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State v. Lammers

Court of Appeals of Missouri, Southern District, First Division

March 31, 2015

STATE OF MISSOURI, Respondent,
v.
BLAEC JAMES LAMMERS, Appellant.

APPEAL FROM THE CIRCUIT COURT OF POLK COUNTY Honorable William J. Roberts, Judge

DANIEL E. SCOTT, J.

Blaec Lammers, age 20, had a history of self-harm, assault on others, and psychiatric hospitalizations. After he bought two knock-off assault rifles, his mother contacted law enforcement. Police interviewed Lammers, which led to charges that he purchased weapons, practiced with them, and planned to shoot unknown persons at the Bolivar Walmart. He waived a jury and was found guilty of first-degree assault (attempt) and armed criminal action.[1]

On appeal, Lammers (1) charges error in not suppressing his police interview, and (2) claims there was insufficient evidence that he intended to shoot anyone or took a substantial step toward doing so. Per our standard of review and deference to the factfinder, we deny both points and affirm the convictions.

Principles of Review

In reviewing sufficiency of evidence, we credit all evidence and inferences favorable to the state and reject all others. State v. Porter, 439 S.W.3d 208, 211 (Mo. banc 2014). We do not re-assess Lammers' guilt ourselves, but decide only "whether, in light of the evidence most favorable to the State, any rational fact-finder could have found the essential elements of the crime beyond a reasonable doubt." Id. (internal quotation marks omitted).

Similarly, we consider only evidence and inferences that support a trial court's suppression ruling, disregarding all other evidence or inferences. State v. Gaw, 285 S.W.3d 318, 319 (Mo. banc 2009). We review issues of law de novo. Id. at 320.

Accordingly, we frame facts and inferences throughout this opinion as we must view them – one-sided, so to speak, in favor of the state.

Police Interview

Lammers' mother learned by phone call that a man was storing rifles for her son. Worried, she called Lammers to remind him he should not have firearms. He replied, "I know." Mrs. Lammers then found a rifle-purchase receipt while doing her son's laundry that night.

She went to the sheriff's office the next day, showed the receipt, discussed her son's mental illness, and expressed her concerns. She suspected Lammers had been "cheeking" his medication; he was becoming increasingly violent. The sheriff's office contacted the police department and requested a wellbeing check.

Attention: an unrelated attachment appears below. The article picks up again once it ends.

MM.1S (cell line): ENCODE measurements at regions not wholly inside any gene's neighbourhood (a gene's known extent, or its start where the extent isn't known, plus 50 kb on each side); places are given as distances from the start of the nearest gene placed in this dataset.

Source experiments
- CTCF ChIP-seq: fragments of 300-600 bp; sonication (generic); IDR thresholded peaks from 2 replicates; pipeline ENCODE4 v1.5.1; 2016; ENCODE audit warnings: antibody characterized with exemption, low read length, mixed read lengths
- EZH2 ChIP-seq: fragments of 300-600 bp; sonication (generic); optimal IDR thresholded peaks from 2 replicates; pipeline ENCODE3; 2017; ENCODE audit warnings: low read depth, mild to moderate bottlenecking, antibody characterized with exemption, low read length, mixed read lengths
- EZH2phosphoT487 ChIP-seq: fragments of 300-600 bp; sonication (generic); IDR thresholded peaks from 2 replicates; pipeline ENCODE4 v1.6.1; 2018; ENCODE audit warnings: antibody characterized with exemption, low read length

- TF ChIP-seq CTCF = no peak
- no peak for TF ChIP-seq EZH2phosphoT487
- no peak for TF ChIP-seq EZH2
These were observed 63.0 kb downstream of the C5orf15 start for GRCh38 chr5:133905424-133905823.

Officers found Lammers and his girlfriend at a Sonic drive-in and relayed Mrs. Lammers' concern. Lammers said he was taking his medication and confirmed his purchase of two rifles. When asked if he would come to the police station to talk, Lammers agreed, walked to the police car, and sat in the front passenger seat. He was not restrained or placed under arrest at Sonic or while riding to the police station.

At the station, officers walked Lammers to the interview room and checked him for weapons, but did not handcuff or restrain him or take any of his personal items. An officer told Lammers he was not under arrest, but verbally gave Miranda warnings[2] that Lammers said he understood. A recorded interview followed which Lammers sought to suppress before trial. The court denied that motion and admitted the interview at trial over Lammers' objection.[3]

Lammers charges that his interview was "tainted by his unlawful, de facto arrest, " citing Supreme Court cases holding that unlawful arrest or detention for interrogation may require suppression of statements despite Miranda warnings.[4] We find these cases inapposite because Lammers fails to convince us he was unlawfully arrested or detained.

"A custodial interrogation occurs only when the suspect is formally arrested or is subjected to arrest-like restraints. A person who voluntarily accompanies officers to the police station for questioning is not subject to arrest-like restraints." State v. Glass, 136 S.W.3d 496, 508-09 (Mo. banc 2004) (citation omitted). See also State v. Hill, 247 S.W.3d 34, 48 (Mo.App. 2008).

Lammers rode un-cuffed in the police car's front seat and kept his phone and personal items during the interview, none of which would have occurred had he been under arrest. "Treatment with the consideration due one who has volunteered to be interviewed is the kind of latitude [that] is clearly inconsistent with custodial interrogation." Id. (internal quotation marks omitted).

That the interview occurred at a police station does not demonstrate custody. Id. at 49. Lammers was told he was not under arrest at the outset of the interview, throughout which his freedom of movement was not restrained by handcuffs or otherwise. See id.

Further, the record does not indicate Lammers was prevented from stopping the interview at any time. See State v. Seibert, 103 S.W.3d 295, 301 (Mo.App. 2003). "Even if a person is a suspect in a crime, there is no custodial interrogation when he is not under arrest or ...


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